Director: Catherine Breillat
Year Released: 2001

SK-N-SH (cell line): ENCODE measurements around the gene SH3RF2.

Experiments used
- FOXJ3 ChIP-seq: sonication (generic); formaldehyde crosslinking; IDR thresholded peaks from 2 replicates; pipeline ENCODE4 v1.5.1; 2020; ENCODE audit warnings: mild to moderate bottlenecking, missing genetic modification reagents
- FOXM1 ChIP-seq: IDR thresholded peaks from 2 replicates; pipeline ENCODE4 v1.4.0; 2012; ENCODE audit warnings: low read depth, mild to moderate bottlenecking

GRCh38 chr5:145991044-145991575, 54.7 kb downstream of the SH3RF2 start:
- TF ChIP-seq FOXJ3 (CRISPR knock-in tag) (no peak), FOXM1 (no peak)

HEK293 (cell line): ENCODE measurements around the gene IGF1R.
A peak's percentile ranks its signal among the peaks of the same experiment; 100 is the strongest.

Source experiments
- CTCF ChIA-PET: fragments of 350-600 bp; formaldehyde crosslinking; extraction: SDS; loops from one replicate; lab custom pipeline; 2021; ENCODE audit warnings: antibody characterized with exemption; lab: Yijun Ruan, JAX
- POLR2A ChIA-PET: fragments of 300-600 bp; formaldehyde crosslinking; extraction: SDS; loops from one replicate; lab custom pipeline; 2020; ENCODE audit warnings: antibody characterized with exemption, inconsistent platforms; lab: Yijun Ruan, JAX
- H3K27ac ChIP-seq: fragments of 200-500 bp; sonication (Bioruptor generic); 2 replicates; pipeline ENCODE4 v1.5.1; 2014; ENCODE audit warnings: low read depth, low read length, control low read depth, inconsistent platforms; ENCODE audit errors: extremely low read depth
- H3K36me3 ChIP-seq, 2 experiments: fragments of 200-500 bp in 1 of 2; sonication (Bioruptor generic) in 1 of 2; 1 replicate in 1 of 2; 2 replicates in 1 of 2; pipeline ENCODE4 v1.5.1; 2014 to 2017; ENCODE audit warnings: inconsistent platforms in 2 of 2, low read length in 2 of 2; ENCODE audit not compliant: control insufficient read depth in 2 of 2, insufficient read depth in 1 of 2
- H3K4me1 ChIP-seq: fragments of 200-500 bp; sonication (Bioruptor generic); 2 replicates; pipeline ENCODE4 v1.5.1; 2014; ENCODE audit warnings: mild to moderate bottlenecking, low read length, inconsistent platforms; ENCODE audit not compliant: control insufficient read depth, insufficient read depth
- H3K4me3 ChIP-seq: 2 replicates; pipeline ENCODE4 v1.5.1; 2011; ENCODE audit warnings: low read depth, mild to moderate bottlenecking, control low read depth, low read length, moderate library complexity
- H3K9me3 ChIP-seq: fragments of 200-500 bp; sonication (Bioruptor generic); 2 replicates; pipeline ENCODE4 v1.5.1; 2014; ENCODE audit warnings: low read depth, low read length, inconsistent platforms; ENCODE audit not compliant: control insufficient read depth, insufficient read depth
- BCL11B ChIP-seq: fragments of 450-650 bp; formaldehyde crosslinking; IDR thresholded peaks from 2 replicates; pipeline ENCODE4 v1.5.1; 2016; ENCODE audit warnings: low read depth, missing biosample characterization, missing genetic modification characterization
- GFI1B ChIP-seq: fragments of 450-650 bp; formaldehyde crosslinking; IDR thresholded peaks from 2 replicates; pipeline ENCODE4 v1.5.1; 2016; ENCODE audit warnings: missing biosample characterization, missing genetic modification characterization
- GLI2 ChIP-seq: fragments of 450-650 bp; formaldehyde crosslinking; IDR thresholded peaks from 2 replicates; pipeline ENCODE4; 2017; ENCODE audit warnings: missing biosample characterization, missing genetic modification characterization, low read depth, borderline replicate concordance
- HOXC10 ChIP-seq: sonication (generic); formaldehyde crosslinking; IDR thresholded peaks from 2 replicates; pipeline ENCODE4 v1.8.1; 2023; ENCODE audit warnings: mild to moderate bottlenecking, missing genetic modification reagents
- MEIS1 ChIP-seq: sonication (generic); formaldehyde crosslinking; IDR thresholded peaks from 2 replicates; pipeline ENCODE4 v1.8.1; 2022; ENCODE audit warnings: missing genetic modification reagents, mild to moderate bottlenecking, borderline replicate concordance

Two sisters who look nothing like each other alternate between fighting and bonding - the younger (and heavier) one has a less romantic view of love than the idealistic older (and skinnier) one - and genuinely come together as soon as the older one's budding relationship with a law student dissolves. When compared to Hollywood teensploitation fare, it is considerably more honest and true, and the first sex scene with the prettier sister and her manipulative suitor hits (embarrassingly) close to home: it's the closest approximation I've seen of a guy trying to talk a girl into fucking him. The trouble comes in when Breillat goes back to being Breillat, imposing her nihilistic view of human relationships on her characters - the final act is pure grim nastiness (Bruno Dumont's Twentynine Palms goes in a similar direction after an abundance of serenity) and too ugly to take seriously (she also fails to give the chubby girl much of a voice - she's usually reduced to stuffing her mouth and sulking). At the very least Breillat keeps her sometimes laughable philosophical pronouncements to a minimum, and for two-thirds of the movie, tries to say something about gender differences and emotional attachment.